FedUni preference increase

The former Monash University Churchill campus is poised for an increase in enrolments for 2014 as the newly formed Federation University.

FedUni Australia has seen a 37 per cent increase in first preferences to programs this year at its Gippsland and Ballarat campuses.

Official figures reveal the former University of Ballarat campus had a 40 per cent increase in first round preferences, while the Gippsland campus had a respective 28 per cent increase.

This represents more than 1600 first preferences for the university by prospective students and 4400 students have placed FedUni in their first three preferences.

FedUni Gippsland campus head Harry Ballis reported the campus had already received 400 acceptances from direct offers before the Victorian Tertiary Admissions Centre offers were released on Friday.

“With the significant increase in the number of VTAC preferences, there is every likelihood that the campus will commence its inaugural academic year as part of FedUni with strong enrolments,” Dr Ballis said.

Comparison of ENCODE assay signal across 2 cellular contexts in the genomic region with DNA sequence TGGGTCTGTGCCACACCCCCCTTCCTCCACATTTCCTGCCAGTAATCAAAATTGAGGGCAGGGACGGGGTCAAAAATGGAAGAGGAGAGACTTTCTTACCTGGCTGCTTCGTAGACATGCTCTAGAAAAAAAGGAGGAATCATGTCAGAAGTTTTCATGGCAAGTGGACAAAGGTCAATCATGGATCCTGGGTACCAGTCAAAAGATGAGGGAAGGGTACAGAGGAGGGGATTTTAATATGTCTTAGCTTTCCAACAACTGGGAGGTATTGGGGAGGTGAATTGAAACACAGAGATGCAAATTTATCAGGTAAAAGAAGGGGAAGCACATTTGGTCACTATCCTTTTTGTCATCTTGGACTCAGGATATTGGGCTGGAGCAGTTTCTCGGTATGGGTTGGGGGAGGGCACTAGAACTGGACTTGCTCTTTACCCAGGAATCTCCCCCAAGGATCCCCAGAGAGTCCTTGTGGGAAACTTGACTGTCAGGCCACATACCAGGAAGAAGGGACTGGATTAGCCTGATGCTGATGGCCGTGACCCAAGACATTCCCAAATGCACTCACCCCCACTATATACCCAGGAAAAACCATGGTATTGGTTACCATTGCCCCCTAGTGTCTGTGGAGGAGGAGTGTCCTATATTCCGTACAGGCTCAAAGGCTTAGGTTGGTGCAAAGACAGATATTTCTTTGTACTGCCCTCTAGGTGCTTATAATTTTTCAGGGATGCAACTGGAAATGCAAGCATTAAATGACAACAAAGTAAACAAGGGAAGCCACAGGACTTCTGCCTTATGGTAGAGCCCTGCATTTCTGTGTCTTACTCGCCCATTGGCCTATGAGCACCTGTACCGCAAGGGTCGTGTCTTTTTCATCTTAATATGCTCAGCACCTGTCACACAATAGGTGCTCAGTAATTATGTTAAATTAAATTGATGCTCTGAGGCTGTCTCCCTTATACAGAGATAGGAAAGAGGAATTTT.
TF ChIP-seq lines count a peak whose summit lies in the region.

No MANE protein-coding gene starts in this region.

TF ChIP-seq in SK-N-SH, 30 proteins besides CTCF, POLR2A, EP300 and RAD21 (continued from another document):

Dr Ballis said early figures pointed to a strong number of applicants in business, education and nursing – which remain popular programs on the campus.

“This year we’ve had more than twice the number of VTAC applicants relative to last year looking to study nursing at Gippsland,” he said.

Other dramatic increases in VTAC preferences are in science and arts.

More prospective students than ever are expressing interest to study science at Gippsland – especially in medical bioscience and veterinary bioscience.

“These early indicators should be music in the ear of teachers and industry leaders in the community, who have been campaigning to promote the study of science,” Dr Ballis said.

The university has also had increased interest in arts disciplines, with more students wanting to study criminal justice, psychology and community welfare and counselling.

Dr Ballis said the most significant trend was that more students were looking to study on-campus, while in the past the Churchill campus had an equal number of applications to study off-campus as on-campus.

“This year on-campus applications outnumber those for distance education almost four to one,” Dr Baliis said.